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Joined: 6 May 2008
Gender: Male
Posts: 44,069
Location: Stendec

30 Jan 2020, 10:48 am

There is a story about a man who was truly altruistic. He did a lot of nice things for thousands of people over the course of about 3-1/2 years, and all he ever got in return was a crown of thorns...


Since there is no singular, absolute definition of human nature,
nor any ultimate evaluation of human nature beyond that which we project onto others,
individuals should be judged or defined only by their actions and choices,
and not by what we only imagine their intentions and motivations to be.


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Joined: 3 Dec 2008
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Posts: 493

30 Jan 2020, 10:49 am

hurtloam wrote:
Interesting how you are interpreting my use of the word feeling.

I don't mean that they don't feel satisfaction, I'm sure they don't, I mean that they don't feel a warm fuzzy motivation such as: "I care about this person so I want to do a nice thing for them and make them smile."

My response to your comment may have been based on my misinterpretation of what you wrote. I thought you were saying people don't do things for an internal reward but because of warm fuzzy feelings and because we care about the other person. I was arguing that internal rewards and genuinely caring about the other person are not mutually exclusive but are often one and the same, with the exception of psycho/sociopaths. But as you said/implied, psychopaths may self-generate rewards by doing good deeds because it gives them a strategic advantage over the person, and not because they genuinely care about them.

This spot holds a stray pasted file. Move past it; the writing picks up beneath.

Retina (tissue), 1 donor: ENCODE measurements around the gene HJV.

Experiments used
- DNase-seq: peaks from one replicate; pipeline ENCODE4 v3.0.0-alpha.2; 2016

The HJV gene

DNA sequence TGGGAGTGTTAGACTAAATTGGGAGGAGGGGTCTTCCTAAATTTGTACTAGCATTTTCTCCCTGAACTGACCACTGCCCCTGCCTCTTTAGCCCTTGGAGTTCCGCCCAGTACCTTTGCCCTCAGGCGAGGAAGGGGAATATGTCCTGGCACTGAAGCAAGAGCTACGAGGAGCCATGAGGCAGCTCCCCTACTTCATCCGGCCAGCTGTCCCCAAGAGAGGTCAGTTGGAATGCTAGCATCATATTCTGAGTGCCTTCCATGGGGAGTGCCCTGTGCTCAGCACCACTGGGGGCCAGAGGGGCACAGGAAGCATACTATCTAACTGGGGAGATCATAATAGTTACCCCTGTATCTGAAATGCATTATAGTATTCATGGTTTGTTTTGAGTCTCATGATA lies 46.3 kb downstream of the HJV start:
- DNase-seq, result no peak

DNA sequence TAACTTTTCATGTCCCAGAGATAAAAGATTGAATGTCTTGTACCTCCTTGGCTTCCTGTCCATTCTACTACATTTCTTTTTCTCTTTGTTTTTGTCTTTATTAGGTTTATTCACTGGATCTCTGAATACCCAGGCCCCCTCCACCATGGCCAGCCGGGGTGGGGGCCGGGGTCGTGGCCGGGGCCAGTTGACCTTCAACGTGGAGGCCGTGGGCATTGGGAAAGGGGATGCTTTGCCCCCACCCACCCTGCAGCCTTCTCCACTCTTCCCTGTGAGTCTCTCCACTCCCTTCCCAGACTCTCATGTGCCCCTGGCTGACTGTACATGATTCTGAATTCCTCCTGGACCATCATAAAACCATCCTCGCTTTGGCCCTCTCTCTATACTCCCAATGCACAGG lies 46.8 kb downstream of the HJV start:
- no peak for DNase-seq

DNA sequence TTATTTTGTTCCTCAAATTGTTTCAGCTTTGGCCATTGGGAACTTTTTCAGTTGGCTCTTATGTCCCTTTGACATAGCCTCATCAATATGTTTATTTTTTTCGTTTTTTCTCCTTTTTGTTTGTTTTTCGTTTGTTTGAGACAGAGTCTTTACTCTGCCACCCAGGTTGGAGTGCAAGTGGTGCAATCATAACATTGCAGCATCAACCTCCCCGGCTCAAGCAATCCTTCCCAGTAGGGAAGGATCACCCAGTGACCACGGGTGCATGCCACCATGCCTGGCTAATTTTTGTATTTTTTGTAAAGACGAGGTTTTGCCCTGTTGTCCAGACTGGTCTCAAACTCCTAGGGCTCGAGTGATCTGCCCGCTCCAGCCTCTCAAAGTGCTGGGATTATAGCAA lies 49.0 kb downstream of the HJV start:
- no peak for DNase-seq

Something I disagree with you about is when you implied that 'giving up' on helping someone means one never really cared about the person to begin with. Sometimes the emotional burden is too much to ask of us, and it's quite reasonable and ethical (I believe) to help ourselves by, for lack of a better phrase, 'giving up' on them or giving 'the burden' to someone/someplace else. My great-grandfather had Alzheimer's and needed to live in a nursing home. My great-grandmother and their children (my grandparent, grand-aunts and uncles) loved him dearly, but taking care of someone with that level of needs was way too much to reasonably expect any of them to handle every day.


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Joined: 21 Sep 2019
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Location: Outter Quadrant

30 Jan 2020, 6:12 pm

hurtloam wrote:
Cloudman wrote:
I think both are good in the eyes of the other people you helped. sometimes it's about being able to help others even if u feel nothing that takes real strength. This strength is often overlooked and not recognized. Our perceived goodness usually comes from our actions. I can use myself as an example people just couldn't believe I had good intentions until they seen the results of my actions. They seen that I still wanted nothing more than to help even without feeling anything I broke all these notions that you need to feel like others do even if for just a second that's what brings me joy. You don't need to feel anything to be a good person just understand others fight for others. Have sympathy and compassion think of each person like your family. I think this is a strength if you embrace it.

I like this answer. It's a positive perspective and helps me be a bit less judgemental about someone I know. Maybe less hurt.

here is a teaser ,, think of the word 'innane' okay now think 'innate ' combine these words and the vagueries of concepts kindness .
Thrown in a dash of survival of the species ... put threw a centrifuge.. distill..
add altruism ,, and presto ...'subject matter of the topic' . might sound abit naive , but am usually guilty of that anyway. distillation processes could include , education , upbringing .. environmental affectations.

Merely my own interpetation.

Diagnosed hfa
Loves velcro,
whereever you go ,there you are